Hackers holding THOUSANDS of computers’ files and photos to £200 ransom every day!!!
Ransomware locks a device and uses law enforcement imagery to intimidate victims, sometimes claiming it has been triggered by “indecent images”
Thousands of people have been hit by computer hackers who threaten to wipe photos and files unless they are paid £200. The software can be hidden in emails and throws up a countdown timer before encrypting all files, making them inaccessible. Known as ‘ransomware’, they can only be saved by paying up within 72 hours. An anti-hacking expert who advises the UK government’s online security unit at GCHQ has revealed the extent of the threat to individuals and small businesses.
Tony McDowell told the Daily Mirror:
“Ransomware is targeting tens of thousands of people a day. “The problem is 90 per cent of all computer fraud goes unreported so there are no reliable figures out there. “A lot are coming from China, not the government but individuals. And a lot of them are coming from Russian gangs. “Even if you find a weak version there are ways of attacking it but not ways of decrypting the files.” Tony’s firm recruits hacking experts as young as 16 and his team employed to find holes in companies cyber defences has an average age of 23. Ransomware locks a computer and uses law enforcement imagery to intimidate victims, sometimes claiming it has been triggered as a result of “indecent images” being accessed. Security firm Symantec estimates the extortion racket is raking in at least £3million a year. It comes as the government has already set aside £650 million for the four-year National Cyber Security Programme. The scam has been copied an advanced by top cyber criminals spreading from eastern Europe to western Europe and north America in the past year.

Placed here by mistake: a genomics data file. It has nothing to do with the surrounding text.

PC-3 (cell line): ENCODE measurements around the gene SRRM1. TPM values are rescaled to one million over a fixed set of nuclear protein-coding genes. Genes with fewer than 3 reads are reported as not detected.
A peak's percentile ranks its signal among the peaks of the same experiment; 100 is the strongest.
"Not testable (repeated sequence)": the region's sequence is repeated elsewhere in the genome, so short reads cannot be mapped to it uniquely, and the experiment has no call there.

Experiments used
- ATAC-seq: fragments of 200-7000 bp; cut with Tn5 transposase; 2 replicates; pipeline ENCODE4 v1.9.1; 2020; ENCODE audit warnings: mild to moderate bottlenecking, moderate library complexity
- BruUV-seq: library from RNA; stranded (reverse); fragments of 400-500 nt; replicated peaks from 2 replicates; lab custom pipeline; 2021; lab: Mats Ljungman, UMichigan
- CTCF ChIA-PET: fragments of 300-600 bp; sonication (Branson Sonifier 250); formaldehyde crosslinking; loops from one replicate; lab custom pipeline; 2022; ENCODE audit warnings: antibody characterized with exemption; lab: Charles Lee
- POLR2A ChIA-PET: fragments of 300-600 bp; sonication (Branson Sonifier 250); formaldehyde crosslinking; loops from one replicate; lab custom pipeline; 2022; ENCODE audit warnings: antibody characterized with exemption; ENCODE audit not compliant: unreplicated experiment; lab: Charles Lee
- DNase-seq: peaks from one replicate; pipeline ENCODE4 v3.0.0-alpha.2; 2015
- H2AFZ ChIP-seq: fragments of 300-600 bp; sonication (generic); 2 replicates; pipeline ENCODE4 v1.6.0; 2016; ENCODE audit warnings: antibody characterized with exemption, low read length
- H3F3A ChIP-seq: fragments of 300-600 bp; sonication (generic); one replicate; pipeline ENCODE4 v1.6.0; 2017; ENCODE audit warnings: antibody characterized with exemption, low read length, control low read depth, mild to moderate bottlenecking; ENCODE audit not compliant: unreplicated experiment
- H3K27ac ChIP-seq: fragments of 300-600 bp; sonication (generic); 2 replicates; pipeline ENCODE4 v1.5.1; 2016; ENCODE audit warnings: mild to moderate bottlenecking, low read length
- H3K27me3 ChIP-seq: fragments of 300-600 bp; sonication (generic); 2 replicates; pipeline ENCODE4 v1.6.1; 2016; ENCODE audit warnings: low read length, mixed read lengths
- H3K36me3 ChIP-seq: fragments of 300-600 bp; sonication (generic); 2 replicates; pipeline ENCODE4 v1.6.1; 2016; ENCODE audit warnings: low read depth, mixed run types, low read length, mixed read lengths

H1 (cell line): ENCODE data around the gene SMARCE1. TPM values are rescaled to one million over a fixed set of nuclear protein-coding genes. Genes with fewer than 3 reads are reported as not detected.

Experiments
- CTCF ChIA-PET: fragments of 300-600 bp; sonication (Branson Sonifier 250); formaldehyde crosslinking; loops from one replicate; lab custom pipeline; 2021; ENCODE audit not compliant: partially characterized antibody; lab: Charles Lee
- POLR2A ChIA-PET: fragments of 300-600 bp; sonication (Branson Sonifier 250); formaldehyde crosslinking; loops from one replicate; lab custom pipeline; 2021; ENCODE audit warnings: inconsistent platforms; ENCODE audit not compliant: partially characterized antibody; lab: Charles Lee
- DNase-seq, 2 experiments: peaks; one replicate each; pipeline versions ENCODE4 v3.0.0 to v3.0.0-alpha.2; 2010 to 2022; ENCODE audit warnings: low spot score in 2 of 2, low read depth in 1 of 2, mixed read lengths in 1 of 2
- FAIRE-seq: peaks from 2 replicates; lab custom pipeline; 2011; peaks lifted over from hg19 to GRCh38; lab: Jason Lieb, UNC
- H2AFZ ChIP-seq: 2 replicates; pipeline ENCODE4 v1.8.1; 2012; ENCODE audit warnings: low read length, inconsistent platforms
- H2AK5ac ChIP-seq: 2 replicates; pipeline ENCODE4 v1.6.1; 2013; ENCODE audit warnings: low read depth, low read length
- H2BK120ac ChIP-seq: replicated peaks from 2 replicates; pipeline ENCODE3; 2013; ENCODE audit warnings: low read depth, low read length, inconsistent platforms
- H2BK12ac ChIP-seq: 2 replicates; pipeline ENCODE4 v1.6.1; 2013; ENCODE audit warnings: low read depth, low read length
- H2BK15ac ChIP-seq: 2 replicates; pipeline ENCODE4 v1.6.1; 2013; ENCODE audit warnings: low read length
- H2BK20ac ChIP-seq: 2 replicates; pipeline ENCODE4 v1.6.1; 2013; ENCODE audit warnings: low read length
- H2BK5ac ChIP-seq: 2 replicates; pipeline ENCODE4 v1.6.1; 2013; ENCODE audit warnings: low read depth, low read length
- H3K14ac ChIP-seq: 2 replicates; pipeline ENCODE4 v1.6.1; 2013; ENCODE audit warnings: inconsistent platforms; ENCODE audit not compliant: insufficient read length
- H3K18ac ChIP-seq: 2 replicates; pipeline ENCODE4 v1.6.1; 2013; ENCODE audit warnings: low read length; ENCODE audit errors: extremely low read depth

Mr McDowell, who runs Encryption Ltd, added: “It’s like they lock all your files in a bank vault that you need two keys to open. “They create two algorithm keys and the only way to unlock it is to get the key off them. The only way to protect yourself is to back up your documents in case you have to wipe your computer. “It’s a nightmare.” The malicious software is technically not a virus but a piece of software and can sneak into your machine via an email attachment or a ‘drive-by download’. Prof Steven Furnell, one of the UK’s leading experts in malware, said: “The fact that it encrypts the data means that users will have no chance of recovering them in the absence of the decryption key. “There is unfortunately nothing that antivirus software can do to protect them once the payload damage is done.”